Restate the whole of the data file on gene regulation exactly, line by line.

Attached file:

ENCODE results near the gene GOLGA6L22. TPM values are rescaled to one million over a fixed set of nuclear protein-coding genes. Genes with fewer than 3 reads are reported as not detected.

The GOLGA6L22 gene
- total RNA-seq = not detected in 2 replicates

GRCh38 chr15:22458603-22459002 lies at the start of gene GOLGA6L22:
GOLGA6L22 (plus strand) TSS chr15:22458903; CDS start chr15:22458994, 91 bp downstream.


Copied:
ENCODE results near the gene GOLGA6L22. TPM values are rescaled to one million over a fixed set of nuclear protein-coding genes. Genes with fewer than 3 reads are reported as not detected.

The GOLGA6L22 gene
- total RNA-seq = not detected in 2 replicates

GRCh38 chr15:22458603-22459002 lies at the start of gene GOLGA6L22:
GOLGA6L22 (plus strand) TSS chr15:22458903; CDS start chr15:22458994, 91 bp downstream.